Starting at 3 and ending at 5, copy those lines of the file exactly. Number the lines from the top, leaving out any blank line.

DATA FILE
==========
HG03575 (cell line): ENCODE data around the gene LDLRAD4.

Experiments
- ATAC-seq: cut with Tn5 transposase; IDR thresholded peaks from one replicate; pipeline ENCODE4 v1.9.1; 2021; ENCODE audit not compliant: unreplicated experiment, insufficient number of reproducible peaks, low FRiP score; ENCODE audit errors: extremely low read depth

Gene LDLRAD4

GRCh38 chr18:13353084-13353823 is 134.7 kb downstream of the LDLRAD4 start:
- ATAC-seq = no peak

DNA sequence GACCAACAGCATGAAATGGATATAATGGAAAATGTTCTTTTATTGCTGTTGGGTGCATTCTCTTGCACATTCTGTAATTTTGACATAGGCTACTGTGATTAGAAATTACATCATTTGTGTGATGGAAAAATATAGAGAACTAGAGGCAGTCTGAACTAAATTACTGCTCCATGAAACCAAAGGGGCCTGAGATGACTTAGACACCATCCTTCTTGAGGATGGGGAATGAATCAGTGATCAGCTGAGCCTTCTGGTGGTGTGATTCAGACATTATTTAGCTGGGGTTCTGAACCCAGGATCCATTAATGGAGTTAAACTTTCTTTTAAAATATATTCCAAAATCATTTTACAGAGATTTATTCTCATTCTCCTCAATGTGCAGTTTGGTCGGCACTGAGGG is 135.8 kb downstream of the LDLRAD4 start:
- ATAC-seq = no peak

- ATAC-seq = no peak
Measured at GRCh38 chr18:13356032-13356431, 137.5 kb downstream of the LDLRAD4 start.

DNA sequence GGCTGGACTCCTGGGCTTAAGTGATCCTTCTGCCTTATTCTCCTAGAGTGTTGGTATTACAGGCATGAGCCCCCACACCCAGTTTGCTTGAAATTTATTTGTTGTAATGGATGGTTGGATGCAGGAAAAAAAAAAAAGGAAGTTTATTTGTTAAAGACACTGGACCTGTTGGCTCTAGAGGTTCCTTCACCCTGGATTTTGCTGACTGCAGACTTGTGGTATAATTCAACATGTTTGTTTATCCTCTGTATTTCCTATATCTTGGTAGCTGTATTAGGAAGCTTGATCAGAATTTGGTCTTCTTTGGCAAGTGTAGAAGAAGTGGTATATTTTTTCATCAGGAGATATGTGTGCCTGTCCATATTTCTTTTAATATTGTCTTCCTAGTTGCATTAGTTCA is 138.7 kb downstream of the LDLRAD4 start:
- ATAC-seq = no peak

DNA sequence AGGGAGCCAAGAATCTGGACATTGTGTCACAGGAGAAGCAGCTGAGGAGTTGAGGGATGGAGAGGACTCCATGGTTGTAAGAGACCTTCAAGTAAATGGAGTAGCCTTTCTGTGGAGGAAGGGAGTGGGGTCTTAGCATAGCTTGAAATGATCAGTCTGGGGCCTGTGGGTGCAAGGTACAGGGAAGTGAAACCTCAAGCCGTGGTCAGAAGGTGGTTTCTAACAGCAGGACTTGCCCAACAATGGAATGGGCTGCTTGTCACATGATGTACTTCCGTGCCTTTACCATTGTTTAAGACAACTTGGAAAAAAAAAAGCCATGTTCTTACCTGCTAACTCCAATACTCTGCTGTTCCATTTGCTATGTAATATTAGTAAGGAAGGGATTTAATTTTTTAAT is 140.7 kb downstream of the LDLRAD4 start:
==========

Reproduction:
- ATAC-seq: cut with Tn5 transposase; IDR thresholded peaks from one replicate; pipeline ENCODE4 v1.9.1; 2021; ENCODE audit not compliant: unreplicated experiment, insufficient number of reproducible peaks, low FRiP score; ENCODE audit errors: extremely low read depth

Gene LDLRAD4

GRCh38 chr18:13353084-13353823 is 134.7 kb downstream of the LDLRAD4 start: